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Hi there, had the same experience with stock suspension where the outsides of the fronts copped it pretty bad. I also had an E92 M3 with KW's so decided to sort out the excessive body roll of the CS with KW clubsports. Yet to get it aligned but have been told without LCA's forget getting much camber.
 

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For another data point, this is what I did on a 2.7L Boxster with JRZ Touring suspension and Tarett Competition LCA on all 4 corners:




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Was it stable under braking with ~0 rear toe?
Rock solid. I do have the tarett toe control link in the rear, so the alignment should hold as it was set statically. Maybe it gets wiggly with the rubber suspension.




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Discussion Starter · #10 ·
X-post from Rennlist, for posterity and in case it benefits anyone else. This is the next step of my ongoing suspension/alignment progression:

I got some used OEM 996 GT3 LCA's with RSS solid thrust bushings and unknown brand monoball inner ends. The install was much harder than expected, in part because the first few threads of the ball joints were marred from being pressed out with too much force (you're supposed to rely more on sledge-hammering the outside and less on pressing the crap out of the fragile threads, I believe). For me, including going to the shop to get a few things here and there, it was about a 6 hour job (including doing brake pads F/R, I did both at the same time).

The thrust bushings with the hole in middle worked for me. It did increase caster significantly, but that should be fine (good, even) as long as it doesn't rub. No rubbing so far.

You HAVE to turn the tie rod ends to get closer to zero toe to even drive to the shop. I used about 14mm of shims per side, and toe was ridiculous pre-adjustment (visibly pointed way in, much too high to drive on). I ended up turning each side around 7 turns to get it good enough to at least make it to the alignment shop.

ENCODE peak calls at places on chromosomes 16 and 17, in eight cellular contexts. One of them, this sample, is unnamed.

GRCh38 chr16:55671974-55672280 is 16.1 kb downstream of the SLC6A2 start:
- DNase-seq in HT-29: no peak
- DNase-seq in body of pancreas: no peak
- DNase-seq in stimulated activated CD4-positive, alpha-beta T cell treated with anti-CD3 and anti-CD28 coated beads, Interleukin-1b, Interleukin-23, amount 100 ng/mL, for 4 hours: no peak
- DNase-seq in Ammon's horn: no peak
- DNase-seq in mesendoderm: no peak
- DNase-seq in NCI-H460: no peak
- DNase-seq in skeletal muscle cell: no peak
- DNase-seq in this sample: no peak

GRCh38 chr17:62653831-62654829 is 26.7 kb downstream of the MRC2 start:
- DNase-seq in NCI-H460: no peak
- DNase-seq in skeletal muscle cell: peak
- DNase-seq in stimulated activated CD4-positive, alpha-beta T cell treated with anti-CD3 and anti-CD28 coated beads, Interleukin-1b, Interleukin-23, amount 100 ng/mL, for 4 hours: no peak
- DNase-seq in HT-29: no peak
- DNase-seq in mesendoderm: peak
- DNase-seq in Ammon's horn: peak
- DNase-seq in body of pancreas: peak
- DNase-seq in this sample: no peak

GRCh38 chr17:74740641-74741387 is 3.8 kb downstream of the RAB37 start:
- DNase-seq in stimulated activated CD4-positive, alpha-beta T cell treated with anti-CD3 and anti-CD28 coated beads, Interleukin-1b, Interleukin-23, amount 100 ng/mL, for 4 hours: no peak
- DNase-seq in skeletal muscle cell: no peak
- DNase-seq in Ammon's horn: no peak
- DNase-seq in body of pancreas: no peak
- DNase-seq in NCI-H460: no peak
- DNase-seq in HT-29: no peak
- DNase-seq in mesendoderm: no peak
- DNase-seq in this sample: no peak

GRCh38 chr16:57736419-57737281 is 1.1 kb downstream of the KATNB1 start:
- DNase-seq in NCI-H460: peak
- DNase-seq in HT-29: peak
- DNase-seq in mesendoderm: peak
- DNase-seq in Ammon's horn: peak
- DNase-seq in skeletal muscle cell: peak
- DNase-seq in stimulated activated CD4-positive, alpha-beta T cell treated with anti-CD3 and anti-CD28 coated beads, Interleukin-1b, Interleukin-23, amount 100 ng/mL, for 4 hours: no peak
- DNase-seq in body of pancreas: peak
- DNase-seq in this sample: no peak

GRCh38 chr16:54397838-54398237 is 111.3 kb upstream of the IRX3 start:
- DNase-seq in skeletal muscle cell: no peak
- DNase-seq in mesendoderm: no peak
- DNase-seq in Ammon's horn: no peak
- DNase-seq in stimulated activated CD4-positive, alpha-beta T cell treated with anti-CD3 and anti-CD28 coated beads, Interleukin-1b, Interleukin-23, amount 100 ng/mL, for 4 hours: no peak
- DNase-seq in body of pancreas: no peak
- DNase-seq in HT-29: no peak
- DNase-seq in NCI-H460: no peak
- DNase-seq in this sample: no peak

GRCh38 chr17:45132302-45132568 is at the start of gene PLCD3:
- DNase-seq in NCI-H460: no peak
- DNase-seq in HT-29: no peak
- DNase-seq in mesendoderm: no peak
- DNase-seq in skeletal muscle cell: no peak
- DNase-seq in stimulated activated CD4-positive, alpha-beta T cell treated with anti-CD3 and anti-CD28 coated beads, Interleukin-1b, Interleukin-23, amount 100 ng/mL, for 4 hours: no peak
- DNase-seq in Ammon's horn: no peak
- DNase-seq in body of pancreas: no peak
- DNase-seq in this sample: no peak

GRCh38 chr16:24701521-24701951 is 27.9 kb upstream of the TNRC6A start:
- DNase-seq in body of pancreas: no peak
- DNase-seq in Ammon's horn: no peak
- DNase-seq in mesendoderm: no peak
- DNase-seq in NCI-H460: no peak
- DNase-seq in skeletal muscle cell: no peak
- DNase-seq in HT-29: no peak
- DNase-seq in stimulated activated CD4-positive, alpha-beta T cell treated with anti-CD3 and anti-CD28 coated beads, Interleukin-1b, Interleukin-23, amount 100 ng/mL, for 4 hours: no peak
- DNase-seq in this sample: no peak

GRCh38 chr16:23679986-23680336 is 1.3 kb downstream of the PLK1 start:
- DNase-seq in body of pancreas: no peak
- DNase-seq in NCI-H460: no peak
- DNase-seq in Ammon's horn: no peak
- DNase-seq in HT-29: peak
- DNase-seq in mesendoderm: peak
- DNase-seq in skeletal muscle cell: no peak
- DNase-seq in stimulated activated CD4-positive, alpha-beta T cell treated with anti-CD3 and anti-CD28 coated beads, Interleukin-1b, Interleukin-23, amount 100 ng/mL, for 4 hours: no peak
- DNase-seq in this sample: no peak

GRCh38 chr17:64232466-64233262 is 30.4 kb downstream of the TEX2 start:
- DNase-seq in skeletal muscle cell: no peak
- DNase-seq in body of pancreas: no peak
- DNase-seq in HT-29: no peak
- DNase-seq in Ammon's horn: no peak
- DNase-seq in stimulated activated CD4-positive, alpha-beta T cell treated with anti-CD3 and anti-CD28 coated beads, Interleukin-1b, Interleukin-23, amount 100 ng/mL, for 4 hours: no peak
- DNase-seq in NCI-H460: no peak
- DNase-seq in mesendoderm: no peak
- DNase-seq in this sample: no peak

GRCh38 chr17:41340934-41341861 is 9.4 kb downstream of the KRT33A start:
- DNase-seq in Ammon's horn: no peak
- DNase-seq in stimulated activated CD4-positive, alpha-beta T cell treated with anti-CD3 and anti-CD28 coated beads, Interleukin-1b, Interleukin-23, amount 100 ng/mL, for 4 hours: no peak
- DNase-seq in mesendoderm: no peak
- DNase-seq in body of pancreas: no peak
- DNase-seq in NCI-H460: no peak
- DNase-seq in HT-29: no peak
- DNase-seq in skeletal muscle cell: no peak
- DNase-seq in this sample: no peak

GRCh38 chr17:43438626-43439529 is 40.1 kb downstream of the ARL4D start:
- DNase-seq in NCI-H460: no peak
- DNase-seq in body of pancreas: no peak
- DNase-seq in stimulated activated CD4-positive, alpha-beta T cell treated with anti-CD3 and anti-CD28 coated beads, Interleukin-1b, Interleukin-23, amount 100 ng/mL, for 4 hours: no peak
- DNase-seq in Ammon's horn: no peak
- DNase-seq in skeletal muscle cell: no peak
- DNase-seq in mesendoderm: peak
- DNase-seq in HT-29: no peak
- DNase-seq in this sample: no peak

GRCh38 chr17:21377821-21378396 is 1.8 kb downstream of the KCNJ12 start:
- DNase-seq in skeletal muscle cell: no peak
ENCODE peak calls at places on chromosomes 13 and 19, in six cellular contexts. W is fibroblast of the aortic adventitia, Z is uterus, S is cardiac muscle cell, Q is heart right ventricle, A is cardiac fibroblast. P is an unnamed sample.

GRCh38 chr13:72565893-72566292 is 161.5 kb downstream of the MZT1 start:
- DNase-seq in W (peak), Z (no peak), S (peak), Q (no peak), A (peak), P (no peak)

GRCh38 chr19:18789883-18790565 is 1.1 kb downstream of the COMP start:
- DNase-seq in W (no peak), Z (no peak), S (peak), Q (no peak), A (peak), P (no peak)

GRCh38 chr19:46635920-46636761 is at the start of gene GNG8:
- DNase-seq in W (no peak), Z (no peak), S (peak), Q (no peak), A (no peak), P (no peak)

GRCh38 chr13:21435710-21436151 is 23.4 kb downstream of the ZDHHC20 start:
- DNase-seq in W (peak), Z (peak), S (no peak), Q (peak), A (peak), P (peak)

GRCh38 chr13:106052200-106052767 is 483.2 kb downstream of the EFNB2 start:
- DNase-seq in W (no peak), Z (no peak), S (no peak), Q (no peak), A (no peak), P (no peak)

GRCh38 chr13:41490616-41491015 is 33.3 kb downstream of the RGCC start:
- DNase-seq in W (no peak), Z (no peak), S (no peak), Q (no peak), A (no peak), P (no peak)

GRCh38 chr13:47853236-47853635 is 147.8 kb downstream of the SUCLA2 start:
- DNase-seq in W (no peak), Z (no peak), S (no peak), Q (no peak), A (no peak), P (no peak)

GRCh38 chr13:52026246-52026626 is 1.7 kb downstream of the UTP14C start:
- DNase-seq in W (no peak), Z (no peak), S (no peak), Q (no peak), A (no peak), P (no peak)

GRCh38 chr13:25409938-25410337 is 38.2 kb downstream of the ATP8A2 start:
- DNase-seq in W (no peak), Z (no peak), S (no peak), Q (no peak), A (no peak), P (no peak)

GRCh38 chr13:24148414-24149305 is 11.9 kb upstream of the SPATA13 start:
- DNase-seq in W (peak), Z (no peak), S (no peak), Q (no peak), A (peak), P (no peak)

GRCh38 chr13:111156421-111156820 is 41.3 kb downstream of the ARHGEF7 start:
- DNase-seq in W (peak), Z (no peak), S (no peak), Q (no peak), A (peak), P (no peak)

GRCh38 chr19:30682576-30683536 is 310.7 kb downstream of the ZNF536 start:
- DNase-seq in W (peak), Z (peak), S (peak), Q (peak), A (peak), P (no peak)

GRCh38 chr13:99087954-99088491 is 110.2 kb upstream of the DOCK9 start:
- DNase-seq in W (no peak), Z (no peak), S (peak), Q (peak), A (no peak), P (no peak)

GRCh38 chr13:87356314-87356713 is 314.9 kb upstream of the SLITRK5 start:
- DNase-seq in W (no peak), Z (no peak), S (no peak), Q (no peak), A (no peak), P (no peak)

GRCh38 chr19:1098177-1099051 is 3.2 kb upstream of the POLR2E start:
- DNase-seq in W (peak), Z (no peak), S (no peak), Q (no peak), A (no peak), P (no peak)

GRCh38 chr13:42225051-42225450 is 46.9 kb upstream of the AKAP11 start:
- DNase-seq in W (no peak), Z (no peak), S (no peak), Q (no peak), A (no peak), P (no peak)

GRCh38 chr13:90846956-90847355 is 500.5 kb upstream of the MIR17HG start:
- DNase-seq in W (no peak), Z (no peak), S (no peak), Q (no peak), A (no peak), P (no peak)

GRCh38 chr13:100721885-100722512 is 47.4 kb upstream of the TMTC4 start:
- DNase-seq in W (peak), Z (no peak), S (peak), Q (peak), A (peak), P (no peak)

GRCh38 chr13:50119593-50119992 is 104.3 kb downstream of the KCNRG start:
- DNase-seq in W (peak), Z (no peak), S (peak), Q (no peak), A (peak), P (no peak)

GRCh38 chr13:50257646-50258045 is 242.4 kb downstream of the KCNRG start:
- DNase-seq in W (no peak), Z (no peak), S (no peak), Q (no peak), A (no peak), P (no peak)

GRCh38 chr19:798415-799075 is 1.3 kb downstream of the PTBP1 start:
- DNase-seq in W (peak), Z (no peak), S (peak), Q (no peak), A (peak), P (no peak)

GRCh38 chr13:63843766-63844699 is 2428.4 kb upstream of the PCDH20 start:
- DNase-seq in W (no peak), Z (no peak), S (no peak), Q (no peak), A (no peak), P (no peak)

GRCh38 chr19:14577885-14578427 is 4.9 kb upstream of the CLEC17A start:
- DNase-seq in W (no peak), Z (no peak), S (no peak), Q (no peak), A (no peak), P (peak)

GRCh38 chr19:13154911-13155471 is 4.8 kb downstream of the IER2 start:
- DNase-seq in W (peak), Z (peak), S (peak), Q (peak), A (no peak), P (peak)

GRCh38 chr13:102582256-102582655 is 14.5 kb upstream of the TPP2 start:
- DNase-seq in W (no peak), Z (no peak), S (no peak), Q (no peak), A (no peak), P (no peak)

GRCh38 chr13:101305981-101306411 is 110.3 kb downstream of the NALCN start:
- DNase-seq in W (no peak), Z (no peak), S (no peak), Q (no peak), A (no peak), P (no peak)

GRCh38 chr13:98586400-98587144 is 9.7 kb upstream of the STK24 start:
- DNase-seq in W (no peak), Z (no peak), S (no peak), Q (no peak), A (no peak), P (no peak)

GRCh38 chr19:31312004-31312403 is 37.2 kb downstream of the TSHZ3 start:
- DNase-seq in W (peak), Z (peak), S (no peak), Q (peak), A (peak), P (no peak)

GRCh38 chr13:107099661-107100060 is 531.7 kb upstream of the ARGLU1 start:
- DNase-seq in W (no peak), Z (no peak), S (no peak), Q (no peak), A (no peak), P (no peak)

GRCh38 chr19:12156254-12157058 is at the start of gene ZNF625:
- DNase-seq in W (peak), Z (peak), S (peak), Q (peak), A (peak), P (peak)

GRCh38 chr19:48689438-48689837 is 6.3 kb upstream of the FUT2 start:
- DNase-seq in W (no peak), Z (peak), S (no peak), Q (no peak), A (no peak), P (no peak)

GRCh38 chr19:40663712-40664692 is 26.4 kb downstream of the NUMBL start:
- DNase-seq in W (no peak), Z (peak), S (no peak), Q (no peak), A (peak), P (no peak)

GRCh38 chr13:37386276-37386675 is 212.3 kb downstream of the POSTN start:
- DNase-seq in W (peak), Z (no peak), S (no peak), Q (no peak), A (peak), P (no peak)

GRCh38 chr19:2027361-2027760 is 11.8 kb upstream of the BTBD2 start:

The tie rod and ball joint nuts are one time use and easy to strip; don't cheap out on those. They're $5 each from many sources.

Final settings for me ended up at -2.4 camber, 0 toe, ~9.5 caster. Rear I left alone, which was already at -1.7 camber, 1/16 toe in per side. First track test is this weekend.

Oh, tools needed: 1/4 inch socket (13mm, torx to hold the ball joint that I can't recall the size); 1/2 inch socket (16mm, 18mm, 19mm, 21mm); torque wrench; breaker bar; ball joint scissor tool; blue threadlocker; 4 new nuts; box end wrenches (16mm, 18mm); sledgehammer or BFH if you dare; flashlight for far-back bolts; patience.
 

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Discussion Starter · #11 ·
One more update for now.

I just returned from Barber Motorsports Park, and this alignment works really well (see last post above, -2.4 camber with 9.2-9.5 caster and 0 toe). Tire edge wear decreased a lot, and front end grip increased a lot. The car was pretty balanced, with a hint of oversteer if you got greedy with the throttle. 9.5 caster is about the max the car can handle with everything else stock, as shown by it very lightly touching the fender liner a couple of times (does not do it anymore, after wearing a mm or two of liner away). Tire wear on the street is TBD, but driving 700-800 miles round trip to Barber resulted in no noticeable inside edge wear. They could still use more camber, and will cord the outside before the inside.

I plan on leaving it alone until next track season, and probably going up to -3.0 degrees camber and leaving the rest as-is at some point. One of my buddies with -3.0 on his dual use car said outside still cords first if it's your spare car that only sees a few thousand street miles a year. :cheers: